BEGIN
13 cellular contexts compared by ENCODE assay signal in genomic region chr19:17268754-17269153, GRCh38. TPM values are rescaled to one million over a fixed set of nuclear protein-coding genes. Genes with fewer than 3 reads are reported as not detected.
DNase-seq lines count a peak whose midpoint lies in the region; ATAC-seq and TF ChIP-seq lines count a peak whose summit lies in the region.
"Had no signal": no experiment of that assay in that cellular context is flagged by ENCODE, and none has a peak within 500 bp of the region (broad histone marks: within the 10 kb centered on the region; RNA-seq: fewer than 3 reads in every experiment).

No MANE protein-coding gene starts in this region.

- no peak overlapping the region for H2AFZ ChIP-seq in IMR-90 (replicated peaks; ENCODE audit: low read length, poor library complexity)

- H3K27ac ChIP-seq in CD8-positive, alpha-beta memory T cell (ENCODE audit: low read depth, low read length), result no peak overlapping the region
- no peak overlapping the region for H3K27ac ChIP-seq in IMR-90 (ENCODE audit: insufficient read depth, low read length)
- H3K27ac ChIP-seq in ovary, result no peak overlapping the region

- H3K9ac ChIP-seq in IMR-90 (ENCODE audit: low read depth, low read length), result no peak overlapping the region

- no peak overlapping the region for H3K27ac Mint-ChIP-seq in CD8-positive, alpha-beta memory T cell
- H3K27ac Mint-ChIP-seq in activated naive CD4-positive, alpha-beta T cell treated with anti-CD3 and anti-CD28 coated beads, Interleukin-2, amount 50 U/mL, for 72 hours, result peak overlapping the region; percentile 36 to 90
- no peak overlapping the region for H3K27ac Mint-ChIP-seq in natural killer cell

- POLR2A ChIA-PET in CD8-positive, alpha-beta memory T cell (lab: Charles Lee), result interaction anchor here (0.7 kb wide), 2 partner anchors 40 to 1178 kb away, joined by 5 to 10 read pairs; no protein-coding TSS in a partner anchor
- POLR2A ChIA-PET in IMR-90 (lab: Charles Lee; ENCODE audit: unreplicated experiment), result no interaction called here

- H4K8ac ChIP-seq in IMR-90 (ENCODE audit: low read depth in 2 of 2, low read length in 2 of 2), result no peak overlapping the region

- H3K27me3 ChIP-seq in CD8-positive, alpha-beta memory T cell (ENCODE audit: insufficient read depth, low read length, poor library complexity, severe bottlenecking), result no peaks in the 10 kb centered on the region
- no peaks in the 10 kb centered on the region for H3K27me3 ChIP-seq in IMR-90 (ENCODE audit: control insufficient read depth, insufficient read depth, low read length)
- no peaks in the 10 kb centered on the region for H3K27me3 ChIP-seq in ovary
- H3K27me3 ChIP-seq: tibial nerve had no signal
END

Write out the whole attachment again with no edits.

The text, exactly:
13 cellular contexts compared by ENCODE assay signal in genomic region chr19:17268754-17269153, GRCh38. TPM values are rescaled to one million over a fixed set of nuclear protein-coding genes. Genes with fewer than 3 reads are reported as not detected.
DNase-seq lines count a peak whose midpoint lies in the region; ATAC-seq and TF ChIP-seq lines count a peak whose summit lies in the region.
"Had no signal": no experiment of that assay in that cellular context is flagged by ENCODE, and none has a peak within 500 bp of the region (broad histone marks: within the 10 kb centered on the region; RNA-seq: fewer than 3 reads in every experiment).

No MANE protein-coding gene starts in this region.

- no peak overlapping the region for H2AFZ ChIP-seq in IMR-90 (replicated peaks; ENCODE audit: low read length, poor library complexity)

- H3K27ac ChIP-seq in CD8-positive, alpha-beta memory T cell (ENCODE audit: low read depth, low read length), result no peak overlapping the region
- no peak overlapping the region for H3K27ac ChIP-seq in IMR-90 (ENCODE audit: insufficient read depth, low read length)
- H3K27ac ChIP-seq in ovary, result no peak overlapping the region

- H3K9ac ChIP-seq in IMR-90 (ENCODE audit: low read depth, low read length), result no peak overlapping the region

- no peak overlapping the region for H3K27ac Mint-ChIP-seq in CD8-positive, alpha-beta memory T cell
- H3K27ac Mint-ChIP-seq in activated naive CD4-positive, alpha-beta T cell treated with anti-CD3 and anti-CD28 coated beads, Interleukin-2, amount 50 U/mL, for 72 hours, result peak overlapping the region; percentile 36 to 90
- no peak overlapping the region for H3K27ac Mint-ChIP-seq in natural killer cell

- POLR2A ChIA-PET in CD8-positive, alpha-beta memory T cell (lab: Charles Lee), result interaction anchor here (0.7 kb wide), 2 partner anchors 40 to 1178 kb away, joined by 5 to 10 read pairs; no protein-coding TSS in a partner anchor
- POLR2A ChIA-PET in IMR-90 (lab: Charles Lee; ENCODE audit: unreplicated experiment), result no interaction called here

- H4K8ac ChIP-seq in IMR-90 (ENCODE audit: low read depth in 2 of 2, low read length in 2 of 2), result no peak overlapping the region

- H3K27me3 ChIP-seq in CD8-positive, alpha-beta memory T cell (ENCODE audit: insufficient read depth, low read length, poor library complexity, severe bottlenecking), result no peaks in the 10 kb centered on the region
- no peaks in the 10 kb centered on the region for H3K27me3 ChIP-seq in IMR-90 (ENCODE audit: control insufficient read depth, insufficient read depth, low read length)
- no peaks in the 10 kb centered on the region for H3K27me3 ChIP-seq in ovary
- H3K27me3 ChIP-seq: tibial nerve had no signal